Paul Rand

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This post section of my college thesis that features the 2nd designer I chose to focus on, Paul Rand. Below I also included some great interviews with and about Paul Rand. Enjoy!

Like Bass, Paul Rand portrayed abstract ideas with clarity that resonated with viewers. Paul Rand was a proponent of modernist design throughout his life; and was the driving force behind its adoption in the American corporate world. Even in his early editorial layout work, Rand portrayed his ideas directly (Meggs 374). His cover to the Museum of Modern Art’s catalog,  Modern Art in Your Life, redefined modern art for the viewer and served it up on an appetizing plate (see Figure below)(Eskilson 335). In this work and others, Rand recast modern art as something innocuous for the average patron, and no longer a radical political manifesto. This adoption of modernist ideas to mainstream communication shifted the work from rebellious to insightful. This same method of redefining a message would continue through Rand’s corporate work.

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The IBM logo is one of the earliest and most recognizable of Rand’s logos (see Figure below). International Business Machines needed to consolidate and revamp their image in order to remain competitive among a growing technology market. Rand took the acronym IBM and simply set it in slab serif heavy type. An instant icon, the logo would be slightly updated by Rand over the years (325). Instead of a plain black typeface, Rand took the same logo and split it into 8 or 16 horizontal bars. The logo was usually printed in light blue, making it less imposing, allowing the logo to fit comfortably in a variety of applications, from computer boxes to letterhead to advertisement. Rand was also one of the first designers to provide a usage guide for a logo titled: Use of the Logo/Abuse of the Logo. The success of the IBM logo guaranteed Rand’s position as the corporate identity go-to-man for the remainder of his life. Rand designed logos for UPS, Yale University Press, Westinghouse, ABC, Ford, Enron, NeXT Computers, and others. His influence can be seen in Saul Bass’ Bell Telephone Logo, Lindon Leader and Landor’s FedEx Logo, as well as, Tom Geismar’s and Eliott Noyes’ Mobil Logo. Modernist design is still prevalent in the modern corporate world thanks to Rand’s effective use of iconic sans serif type and simple, direct imagery.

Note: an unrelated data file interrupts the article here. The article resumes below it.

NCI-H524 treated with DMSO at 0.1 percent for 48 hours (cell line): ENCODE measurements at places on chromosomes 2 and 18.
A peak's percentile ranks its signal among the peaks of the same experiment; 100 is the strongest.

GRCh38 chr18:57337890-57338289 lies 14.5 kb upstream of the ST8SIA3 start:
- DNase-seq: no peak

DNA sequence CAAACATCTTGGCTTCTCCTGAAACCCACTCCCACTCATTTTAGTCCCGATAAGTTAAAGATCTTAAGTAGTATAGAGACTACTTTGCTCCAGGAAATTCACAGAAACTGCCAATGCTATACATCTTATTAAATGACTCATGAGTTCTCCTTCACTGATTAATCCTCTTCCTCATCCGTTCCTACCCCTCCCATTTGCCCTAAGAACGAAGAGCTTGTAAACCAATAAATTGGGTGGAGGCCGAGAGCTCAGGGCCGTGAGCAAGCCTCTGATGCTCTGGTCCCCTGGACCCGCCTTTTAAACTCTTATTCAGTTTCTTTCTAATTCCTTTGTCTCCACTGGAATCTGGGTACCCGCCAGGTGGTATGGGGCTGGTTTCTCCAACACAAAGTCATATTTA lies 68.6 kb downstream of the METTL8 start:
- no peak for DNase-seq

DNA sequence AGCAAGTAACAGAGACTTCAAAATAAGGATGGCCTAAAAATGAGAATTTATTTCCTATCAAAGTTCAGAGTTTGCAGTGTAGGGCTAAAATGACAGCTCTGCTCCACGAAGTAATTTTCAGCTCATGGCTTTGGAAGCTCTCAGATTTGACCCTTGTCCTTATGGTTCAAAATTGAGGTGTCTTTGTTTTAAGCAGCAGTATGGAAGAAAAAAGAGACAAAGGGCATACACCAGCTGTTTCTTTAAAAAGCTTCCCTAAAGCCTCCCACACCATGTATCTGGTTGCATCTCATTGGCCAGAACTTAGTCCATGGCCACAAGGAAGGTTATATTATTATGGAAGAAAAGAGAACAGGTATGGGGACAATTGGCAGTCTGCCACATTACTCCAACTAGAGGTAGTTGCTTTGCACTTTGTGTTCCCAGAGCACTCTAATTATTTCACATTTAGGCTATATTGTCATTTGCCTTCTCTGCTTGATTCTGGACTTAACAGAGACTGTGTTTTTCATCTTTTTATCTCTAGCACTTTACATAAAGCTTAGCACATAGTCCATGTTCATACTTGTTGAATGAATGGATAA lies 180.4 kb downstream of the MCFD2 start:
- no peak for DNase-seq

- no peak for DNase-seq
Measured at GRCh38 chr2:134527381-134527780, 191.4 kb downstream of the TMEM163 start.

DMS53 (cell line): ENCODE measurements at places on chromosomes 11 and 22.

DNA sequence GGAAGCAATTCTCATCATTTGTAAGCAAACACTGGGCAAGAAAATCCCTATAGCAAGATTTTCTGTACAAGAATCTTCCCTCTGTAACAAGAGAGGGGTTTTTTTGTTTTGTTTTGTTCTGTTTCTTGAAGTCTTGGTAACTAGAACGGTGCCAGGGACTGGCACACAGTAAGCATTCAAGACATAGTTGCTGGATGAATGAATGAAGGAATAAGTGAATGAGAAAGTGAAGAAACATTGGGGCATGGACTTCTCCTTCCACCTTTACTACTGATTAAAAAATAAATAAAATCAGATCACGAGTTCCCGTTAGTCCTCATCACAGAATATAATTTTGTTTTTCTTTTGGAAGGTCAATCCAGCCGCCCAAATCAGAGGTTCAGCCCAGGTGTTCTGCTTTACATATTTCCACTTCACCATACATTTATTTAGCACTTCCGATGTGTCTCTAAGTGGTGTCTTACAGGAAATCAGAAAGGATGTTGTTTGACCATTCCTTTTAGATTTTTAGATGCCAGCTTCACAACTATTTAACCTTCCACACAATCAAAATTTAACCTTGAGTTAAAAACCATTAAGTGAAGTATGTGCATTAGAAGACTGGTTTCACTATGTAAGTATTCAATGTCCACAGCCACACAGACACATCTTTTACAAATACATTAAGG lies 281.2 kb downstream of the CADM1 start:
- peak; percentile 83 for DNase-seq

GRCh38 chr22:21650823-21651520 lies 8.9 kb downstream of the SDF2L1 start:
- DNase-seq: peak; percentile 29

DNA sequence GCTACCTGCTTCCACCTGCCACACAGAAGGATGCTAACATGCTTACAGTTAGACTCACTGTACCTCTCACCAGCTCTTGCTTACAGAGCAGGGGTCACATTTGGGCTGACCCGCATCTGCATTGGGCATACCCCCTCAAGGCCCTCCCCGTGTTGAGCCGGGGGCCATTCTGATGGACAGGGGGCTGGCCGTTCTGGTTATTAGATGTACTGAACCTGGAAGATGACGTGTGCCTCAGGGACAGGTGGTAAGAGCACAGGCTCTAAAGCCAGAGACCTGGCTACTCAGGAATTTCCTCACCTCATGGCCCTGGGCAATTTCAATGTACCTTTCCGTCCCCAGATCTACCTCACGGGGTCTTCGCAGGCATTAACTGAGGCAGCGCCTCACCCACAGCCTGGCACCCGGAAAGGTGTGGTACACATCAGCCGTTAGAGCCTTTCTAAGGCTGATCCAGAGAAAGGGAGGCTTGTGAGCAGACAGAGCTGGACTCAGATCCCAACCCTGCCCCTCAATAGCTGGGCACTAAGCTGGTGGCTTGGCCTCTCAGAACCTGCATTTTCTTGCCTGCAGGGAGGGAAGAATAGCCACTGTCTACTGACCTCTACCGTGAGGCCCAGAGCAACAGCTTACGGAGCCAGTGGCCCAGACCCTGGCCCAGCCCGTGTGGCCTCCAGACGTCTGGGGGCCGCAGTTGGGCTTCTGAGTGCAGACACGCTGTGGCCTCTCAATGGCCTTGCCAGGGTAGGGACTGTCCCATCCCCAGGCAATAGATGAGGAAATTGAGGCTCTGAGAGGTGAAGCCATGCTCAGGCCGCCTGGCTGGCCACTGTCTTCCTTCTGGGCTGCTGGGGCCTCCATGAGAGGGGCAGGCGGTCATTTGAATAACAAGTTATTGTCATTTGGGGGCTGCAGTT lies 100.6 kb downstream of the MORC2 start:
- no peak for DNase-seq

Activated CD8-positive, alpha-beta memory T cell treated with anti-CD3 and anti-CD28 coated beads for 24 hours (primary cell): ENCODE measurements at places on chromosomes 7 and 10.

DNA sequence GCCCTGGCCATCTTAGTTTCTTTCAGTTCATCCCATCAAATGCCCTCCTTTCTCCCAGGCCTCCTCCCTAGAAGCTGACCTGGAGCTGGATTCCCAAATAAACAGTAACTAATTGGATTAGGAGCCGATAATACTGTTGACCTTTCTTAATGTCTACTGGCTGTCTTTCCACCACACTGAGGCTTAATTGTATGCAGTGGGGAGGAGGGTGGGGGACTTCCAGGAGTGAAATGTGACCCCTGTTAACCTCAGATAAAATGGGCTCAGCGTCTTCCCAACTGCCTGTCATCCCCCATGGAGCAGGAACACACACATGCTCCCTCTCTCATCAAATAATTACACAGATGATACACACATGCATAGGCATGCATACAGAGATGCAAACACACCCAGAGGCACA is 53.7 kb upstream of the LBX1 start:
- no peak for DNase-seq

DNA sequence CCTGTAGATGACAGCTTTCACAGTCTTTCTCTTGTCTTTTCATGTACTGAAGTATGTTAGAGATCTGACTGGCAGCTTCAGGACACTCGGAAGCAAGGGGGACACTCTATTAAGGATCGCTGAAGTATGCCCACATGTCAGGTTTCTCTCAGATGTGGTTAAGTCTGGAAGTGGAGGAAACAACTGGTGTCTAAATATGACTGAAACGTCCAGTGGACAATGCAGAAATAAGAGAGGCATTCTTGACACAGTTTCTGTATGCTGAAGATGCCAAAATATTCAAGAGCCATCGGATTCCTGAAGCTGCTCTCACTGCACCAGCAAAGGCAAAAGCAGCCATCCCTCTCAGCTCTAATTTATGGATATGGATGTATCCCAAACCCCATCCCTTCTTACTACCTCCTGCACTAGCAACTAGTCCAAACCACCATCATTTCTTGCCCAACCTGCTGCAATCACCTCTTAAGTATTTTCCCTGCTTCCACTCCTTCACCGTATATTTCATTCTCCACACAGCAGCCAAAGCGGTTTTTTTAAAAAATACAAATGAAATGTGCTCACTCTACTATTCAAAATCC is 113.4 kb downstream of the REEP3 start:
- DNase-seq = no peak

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Rand did differ from his Swiss influences in his playful nature. His illustrative style often had the appearance of construction paper cutouts, and his willingness to use visual puns made corporations more human and approachable (The eye, bee, M poster, for example) (Meggs 405). He also wrote and designed books for children with his wife, Ann. The perceived simplicity of these projects belies Rand’s problem solving ability. In the end, it is that ability that gave Rand the influence he still holds. Today, designers add more and more layers in an attempt to make their work relevant, while Rand gained more from reduction. He stripped all that was unnecessary away from the problem and solved its core.

  • Eskilson, Stephen. Graphic Design: A New History. New Haven, Connecticut: Yale University Press, 2007, 300–333.
  • Meggs, Philip, and Alston W. Purvis. Meggs’ History of Graphic Design. Hoboken, New Jersey: John Wiley & Sons, Inc., 2006, 357–423.